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Linux FUD: Who Cares? The Linux FAQ Maintainer Speaks

Feb 10, 2001, 16:00 (10 Talkback[s])
(Other stories by Robert Kiesling)

By Robert Kiesling, Linux FAQ Maintainer

Linux and FUD. Who Cares?

It's becoming clear that Microsoft, the baddest, evilest empire in the software industry, is gearing up to dish out another round of FUD about Linux and the Linux community. Witness the sudden willingness of Microsoft to take Linux seriously, and the high-profile visit of a Microsoft executive to LinuxWorld. It's likely there have been other, lower profile scouting trips to the Linux environs.

What does this mean for Microsoft? For one, it means that Linux has become a topic of water cooler conversations in the Redmond offices. It's as if Microsoft has at last seen the writing on the wall. But they're still treating the message as if it were a phone number on the wall of a public toilet.

In the computer world, the sort of vocal degradation of Linux by Microsoft is called FUD: Fear, Uncertainty, and Doubt. In sports, the same verbal flood is called "Talking Trash." In politics, it's called a smear.

When I started maintaining the Usenet Linux FAQ several years ago, I made some conscious decisions about its attitude toward Microsoft and other software companies. The main reason was to maintain the FAQ's integrity and authority, in addition to the fact that there's plenty to write about Linux, and I can about do that more-or-less effectively with the time and resources I have.

Those guidelines are mostly common sense, but I think they need to be set out clearly here, if only so that the evil software company realizes that the Linux community is not so dense that it can't take a joke.

The main guideline is that the FAQ doesn't spew trash about Microsoft. If there's a legitimate technical deficiency, fine, then I'll mention it if the deficiency is relevant to Linux. It rarely is. There are a few reasons for this:

1. The Linux community cannot match Microsoft's multi-million dollar PR budget. If a bit of Microsoft FUD developed into a public shouting match, then Linux community would likely come out on the short end.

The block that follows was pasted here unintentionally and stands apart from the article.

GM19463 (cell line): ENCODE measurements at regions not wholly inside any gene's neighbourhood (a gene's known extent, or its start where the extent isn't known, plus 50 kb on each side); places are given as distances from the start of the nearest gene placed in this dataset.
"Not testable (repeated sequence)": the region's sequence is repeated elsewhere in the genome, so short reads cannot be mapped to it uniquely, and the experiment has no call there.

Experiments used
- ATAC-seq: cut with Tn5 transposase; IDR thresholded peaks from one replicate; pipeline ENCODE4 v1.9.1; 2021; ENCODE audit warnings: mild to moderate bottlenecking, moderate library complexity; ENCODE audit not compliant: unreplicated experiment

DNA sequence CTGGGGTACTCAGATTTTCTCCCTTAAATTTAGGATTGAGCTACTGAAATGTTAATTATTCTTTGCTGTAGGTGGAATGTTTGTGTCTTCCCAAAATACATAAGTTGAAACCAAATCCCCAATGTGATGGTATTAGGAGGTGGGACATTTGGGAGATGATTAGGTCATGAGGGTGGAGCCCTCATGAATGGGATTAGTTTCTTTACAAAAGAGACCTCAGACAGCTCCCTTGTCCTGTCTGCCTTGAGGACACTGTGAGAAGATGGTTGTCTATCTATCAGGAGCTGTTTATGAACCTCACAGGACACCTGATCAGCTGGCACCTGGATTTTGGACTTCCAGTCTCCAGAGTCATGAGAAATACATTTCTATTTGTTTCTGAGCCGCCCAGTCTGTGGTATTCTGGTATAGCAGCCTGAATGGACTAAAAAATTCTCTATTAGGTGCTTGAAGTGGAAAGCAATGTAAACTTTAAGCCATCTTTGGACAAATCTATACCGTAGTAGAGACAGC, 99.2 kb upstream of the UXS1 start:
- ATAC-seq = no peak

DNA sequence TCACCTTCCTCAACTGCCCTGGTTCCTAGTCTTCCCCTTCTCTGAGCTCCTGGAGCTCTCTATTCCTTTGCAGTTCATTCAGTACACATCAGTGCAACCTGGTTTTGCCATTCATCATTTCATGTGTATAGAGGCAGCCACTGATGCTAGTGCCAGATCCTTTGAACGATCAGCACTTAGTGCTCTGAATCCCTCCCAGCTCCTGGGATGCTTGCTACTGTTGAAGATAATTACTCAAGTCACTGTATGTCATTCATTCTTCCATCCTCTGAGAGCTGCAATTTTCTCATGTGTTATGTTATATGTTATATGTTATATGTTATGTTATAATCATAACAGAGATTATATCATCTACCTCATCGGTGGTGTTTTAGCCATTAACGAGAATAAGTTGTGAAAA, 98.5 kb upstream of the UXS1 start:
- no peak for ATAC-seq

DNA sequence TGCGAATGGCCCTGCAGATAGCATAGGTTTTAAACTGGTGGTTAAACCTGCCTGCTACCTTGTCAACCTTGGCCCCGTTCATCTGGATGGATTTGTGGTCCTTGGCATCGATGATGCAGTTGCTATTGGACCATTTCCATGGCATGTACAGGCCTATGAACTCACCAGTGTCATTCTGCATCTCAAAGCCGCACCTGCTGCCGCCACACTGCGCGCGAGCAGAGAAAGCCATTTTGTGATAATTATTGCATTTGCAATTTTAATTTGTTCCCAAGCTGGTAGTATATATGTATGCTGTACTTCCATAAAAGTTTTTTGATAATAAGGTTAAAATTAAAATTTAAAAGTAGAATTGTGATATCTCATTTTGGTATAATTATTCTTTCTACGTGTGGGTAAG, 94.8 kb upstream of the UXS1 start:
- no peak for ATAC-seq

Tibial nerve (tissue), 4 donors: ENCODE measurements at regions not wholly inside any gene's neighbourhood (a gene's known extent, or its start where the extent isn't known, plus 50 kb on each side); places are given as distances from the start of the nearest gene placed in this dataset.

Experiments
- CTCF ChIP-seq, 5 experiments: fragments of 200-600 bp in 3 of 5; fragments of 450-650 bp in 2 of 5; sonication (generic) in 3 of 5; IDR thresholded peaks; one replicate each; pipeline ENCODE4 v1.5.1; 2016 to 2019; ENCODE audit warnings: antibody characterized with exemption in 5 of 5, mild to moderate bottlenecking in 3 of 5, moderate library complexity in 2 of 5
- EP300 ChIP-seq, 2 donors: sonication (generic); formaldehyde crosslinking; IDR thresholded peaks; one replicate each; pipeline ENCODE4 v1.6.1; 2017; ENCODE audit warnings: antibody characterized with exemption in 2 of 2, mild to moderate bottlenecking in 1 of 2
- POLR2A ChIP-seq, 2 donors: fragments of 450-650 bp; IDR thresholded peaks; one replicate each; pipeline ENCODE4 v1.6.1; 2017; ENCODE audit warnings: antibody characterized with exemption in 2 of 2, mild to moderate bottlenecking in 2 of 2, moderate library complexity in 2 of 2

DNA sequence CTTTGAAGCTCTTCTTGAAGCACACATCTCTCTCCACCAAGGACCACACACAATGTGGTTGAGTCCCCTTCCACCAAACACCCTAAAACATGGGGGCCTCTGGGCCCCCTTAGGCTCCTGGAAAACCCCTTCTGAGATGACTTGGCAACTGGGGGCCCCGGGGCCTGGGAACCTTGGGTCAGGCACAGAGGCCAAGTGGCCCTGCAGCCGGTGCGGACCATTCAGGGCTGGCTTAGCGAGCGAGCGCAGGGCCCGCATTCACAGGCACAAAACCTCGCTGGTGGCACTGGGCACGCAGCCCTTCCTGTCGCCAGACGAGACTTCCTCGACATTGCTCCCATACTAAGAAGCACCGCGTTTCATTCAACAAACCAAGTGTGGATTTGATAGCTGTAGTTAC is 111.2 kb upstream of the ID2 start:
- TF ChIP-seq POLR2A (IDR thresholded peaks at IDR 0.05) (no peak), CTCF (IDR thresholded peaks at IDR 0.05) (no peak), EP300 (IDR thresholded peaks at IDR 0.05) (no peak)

2. Linux is good enough that it doesn't need to rely on trash talk. I and just about everyone else in the Linux community are firmly convinced of Linux's technical superiority. No amount of PR or advertising is going to keep people from realizing that. And wrapping Linux in advertising won't make it more popular if it didn't meet the expectations of experienced programmers and consultants. Trash talk only distracts people from Linux's merits.

3. In the -- very -- unlikely event that Linux couldn't stand up in day-to-day use, it should not be a "spoiler" for a third operatings system.

4. Flames would cause the greatest harm to consultants, who are critical in dealing with end users. They're the ones who have to put up with questions from non-programmers, provide tech support, and respond to competition from Microsoft consultants.

5. A FAQ list is not meant to be a PR vehicle; it is advocacy. I'm not a PR flack, but a technical journalist. To indulge slavishly in a PR campaign would undermine the FAQ's format and content. PR also comes dangerously close to advertising to my mind, and advertising is banned in most Usenet news groups; certainly in the moderated *.answers groups.

6. As mentioned about, I barely have the resources to give an overview of developments in the Linux community, let alone think up the sort of clever, trashy aphorisms that Microsoft's PR staff seems to delight in.

The guidelines are pretty much common sense. They've helped keep the FAQ authoritative, and provided a model for the other documents of the Linux Documentation Project. It's helped focus on their attention on what's important: Linux, not Microsoft.

The Linux FAQ at

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